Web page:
Consul not electing new leader when blocking network traffic

We are using k8s 1.21 in eks and consul 0.37.0. In order to test consul cluster resiliency, one of the tests performed was to block all traffic on an eks worker with iptables. After doing so, the logs for one of the other consul-server pods shows:

{"@level":"error","@message":"memberlist: Failed to send ping: read tcp\u003e10.103.163.214:443: read: connection reset by peer","@module":"agent.server.memberlist.wan","@timestamp":"2021-12-14T21:20:45.721103Z"}
{"@level":"info","@message":"memberlist: Suspect has failed, no acks received","@module":"agent.server.memberlist.wan","@timestamp":"2021-12-14T21:21:00.715708Z"}
{"@level":"error","@message":"memberlist: Push/Pull with consul-server-2 failed: dial tcp i/o timeout","@module":"agent.server.memberlist.lan","@timestamp":"2021-12-14T21:21:17.139782Z"}

but consul never marks the node as failed or elects a new leader. As soon as we terminate the worker, consul immediately logs that the node has failed and elects a new leader.

My guess is the consul has some kind of hook in place to realize a node is terminated, but it seems a node that has lost networking should constitute failure as well. Perhaps I didn’t wait long enough for this to actually happen?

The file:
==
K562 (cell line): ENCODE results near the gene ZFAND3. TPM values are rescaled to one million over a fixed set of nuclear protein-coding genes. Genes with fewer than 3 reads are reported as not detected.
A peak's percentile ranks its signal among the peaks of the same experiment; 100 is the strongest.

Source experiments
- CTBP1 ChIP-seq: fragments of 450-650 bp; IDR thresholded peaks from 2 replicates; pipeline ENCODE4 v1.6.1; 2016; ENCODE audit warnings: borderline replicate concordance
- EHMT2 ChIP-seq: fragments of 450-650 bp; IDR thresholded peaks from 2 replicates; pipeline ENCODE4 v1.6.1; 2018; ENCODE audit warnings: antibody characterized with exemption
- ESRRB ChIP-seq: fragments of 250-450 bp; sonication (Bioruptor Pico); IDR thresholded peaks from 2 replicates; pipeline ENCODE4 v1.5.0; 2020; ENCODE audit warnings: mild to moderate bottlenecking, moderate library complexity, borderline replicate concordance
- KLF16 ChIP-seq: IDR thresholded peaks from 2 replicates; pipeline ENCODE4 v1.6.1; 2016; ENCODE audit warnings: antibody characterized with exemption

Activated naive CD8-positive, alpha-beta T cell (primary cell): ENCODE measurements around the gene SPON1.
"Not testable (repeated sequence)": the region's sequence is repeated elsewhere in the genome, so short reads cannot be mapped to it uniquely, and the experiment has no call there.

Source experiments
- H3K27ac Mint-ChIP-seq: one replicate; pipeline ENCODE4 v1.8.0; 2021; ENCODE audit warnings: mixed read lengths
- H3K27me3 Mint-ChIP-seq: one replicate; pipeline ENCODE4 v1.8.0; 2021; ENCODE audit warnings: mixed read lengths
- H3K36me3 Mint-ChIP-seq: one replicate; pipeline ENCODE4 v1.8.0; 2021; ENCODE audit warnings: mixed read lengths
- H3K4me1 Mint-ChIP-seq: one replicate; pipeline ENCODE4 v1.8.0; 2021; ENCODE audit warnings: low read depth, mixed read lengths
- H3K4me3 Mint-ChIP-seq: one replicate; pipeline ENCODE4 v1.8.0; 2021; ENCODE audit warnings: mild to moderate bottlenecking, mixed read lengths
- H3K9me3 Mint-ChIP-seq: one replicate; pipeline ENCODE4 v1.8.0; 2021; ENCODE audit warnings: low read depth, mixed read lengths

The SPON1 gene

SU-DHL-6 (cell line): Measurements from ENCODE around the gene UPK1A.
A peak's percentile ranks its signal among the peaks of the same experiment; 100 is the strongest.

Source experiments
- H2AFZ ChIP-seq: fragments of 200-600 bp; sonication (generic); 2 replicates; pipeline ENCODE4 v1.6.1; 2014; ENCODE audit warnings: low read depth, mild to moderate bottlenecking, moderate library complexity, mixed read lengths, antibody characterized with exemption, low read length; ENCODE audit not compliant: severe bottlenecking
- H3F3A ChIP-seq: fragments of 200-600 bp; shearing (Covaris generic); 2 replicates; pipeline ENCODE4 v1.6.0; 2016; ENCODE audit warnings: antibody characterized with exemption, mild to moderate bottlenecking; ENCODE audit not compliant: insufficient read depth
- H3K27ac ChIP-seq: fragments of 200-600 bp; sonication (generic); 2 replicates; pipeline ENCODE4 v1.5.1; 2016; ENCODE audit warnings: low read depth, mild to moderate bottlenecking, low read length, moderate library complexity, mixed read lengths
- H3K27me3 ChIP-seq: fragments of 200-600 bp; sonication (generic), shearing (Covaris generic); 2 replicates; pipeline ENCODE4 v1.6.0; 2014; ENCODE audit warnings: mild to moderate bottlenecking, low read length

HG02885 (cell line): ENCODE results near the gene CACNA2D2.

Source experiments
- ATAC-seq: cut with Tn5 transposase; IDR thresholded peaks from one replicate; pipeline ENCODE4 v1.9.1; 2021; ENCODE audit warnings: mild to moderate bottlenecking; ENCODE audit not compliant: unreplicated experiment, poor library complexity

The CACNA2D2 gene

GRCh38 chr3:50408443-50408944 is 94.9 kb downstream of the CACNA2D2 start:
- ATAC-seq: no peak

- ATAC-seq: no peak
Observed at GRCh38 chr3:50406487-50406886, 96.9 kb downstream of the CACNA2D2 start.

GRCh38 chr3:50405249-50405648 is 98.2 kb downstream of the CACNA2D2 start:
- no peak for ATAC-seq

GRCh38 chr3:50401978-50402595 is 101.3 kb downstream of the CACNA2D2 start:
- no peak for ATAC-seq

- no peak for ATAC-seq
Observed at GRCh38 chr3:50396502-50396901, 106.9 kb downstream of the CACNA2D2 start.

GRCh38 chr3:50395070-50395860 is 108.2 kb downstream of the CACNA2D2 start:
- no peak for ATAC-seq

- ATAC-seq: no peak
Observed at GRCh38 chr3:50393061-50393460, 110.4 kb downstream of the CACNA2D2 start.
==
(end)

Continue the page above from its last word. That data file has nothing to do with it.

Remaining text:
Just for me, that’s too old of a version to even guess at what commands and options were available. 1.11 has been released. If you’re setting up a new cluster, why not use something more recent?

@aram those versions were for consul-k8s so I think they’re on a new Consul version.

@bwmetcalf how long did you wait? I’ve tested leader election myself recently and it does work as expected after the requisite timeout (which I don’t remember off the top of my head).

Also, you’ll need to include the logs from the other server pods as well.

@bwmetcalf, Did you block both inbound and outbound and also both TCP and UDP ports using iptables? If you:

  • Only blocked inbound: then the consul agent will be able to talk to other nodes (8301/udp/tcp) in the cluster, making other nodes think that there might have been a network partition and that the node is alive.
  • Only blocked outbound: the node will be able to receive pings on port 8301 and will ack and the node will be considered as healthy
  • Only blocked TCP - Serf by default uses UDP for pings, and TCP is only used as a fallback. So just blocking TCP won’t help to simulate the scenario.
  • Only blocked UDP - Serf will try UDP and fall back to TCP as it is blocked. So you will see errors that would suggest a network misconfiguration. But the health checks would still pass.

Again, if the worker node you are blocking traffic runs a Consul follower server, the leader election won’t trigger.